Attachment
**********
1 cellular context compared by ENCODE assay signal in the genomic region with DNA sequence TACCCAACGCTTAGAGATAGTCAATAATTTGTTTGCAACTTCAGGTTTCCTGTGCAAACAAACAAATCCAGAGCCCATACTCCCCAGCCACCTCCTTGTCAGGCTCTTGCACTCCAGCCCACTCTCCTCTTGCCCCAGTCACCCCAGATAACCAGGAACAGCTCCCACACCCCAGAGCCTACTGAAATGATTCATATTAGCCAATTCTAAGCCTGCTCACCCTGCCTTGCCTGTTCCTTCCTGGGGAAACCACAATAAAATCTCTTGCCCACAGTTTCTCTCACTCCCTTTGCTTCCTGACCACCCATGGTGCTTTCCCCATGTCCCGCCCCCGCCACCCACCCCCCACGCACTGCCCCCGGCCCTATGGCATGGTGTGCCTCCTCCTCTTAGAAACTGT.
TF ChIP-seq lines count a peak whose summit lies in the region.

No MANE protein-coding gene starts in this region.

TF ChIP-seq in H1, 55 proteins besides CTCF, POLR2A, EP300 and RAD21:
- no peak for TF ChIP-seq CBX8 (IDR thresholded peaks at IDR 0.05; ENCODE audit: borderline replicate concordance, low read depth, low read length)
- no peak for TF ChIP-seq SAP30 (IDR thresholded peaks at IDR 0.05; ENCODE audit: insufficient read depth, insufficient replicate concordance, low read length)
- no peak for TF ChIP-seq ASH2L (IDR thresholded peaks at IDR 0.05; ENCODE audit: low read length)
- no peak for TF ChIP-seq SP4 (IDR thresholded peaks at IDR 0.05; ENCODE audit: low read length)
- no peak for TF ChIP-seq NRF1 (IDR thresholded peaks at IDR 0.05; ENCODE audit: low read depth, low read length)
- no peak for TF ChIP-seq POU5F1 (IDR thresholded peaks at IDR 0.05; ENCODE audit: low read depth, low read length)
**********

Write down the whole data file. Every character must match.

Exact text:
1 cellular context compared by ENCODE assay signal in the genomic region with DNA sequence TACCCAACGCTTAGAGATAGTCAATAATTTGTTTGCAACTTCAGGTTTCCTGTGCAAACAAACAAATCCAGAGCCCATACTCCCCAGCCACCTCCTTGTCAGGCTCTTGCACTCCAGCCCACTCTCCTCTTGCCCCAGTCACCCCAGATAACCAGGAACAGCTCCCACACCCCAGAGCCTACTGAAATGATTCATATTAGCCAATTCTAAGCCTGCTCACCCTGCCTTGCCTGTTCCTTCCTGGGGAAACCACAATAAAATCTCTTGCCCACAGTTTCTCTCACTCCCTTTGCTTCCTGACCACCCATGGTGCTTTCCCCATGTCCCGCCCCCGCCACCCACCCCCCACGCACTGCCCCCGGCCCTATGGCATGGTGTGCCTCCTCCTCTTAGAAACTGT.
TF ChIP-seq lines count a peak whose summit lies in the region.

No MANE protein-coding gene starts in this region.

TF ChIP-seq in H1, 55 proteins besides CTCF, POLR2A, EP300 and RAD21:
- no peak for TF ChIP-seq CBX8 (IDR thresholded peaks at IDR 0.05; ENCODE audit: borderline replicate concordance, low read depth, low read length)
- no peak for TF ChIP-seq SAP30 (IDR thresholded peaks at IDR 0.05; ENCODE audit: insufficient read depth, insufficient replicate concordance, low read length)
- no peak for TF ChIP-seq ASH2L (IDR thresholded peaks at IDR 0.05; ENCODE audit: low read length)
- no peak for TF ChIP-seq SP4 (IDR thresholded peaks at IDR 0.05; ENCODE audit: low read length)
- no peak for TF ChIP-seq NRF1 (IDR thresholded peaks at IDR 0.05; ENCODE audit: low read depth, low read length)
- no peak for TF ChIP-seq POU5F1 (IDR thresholded peaks at IDR 0.05; ENCODE audit: low read depth, low read length)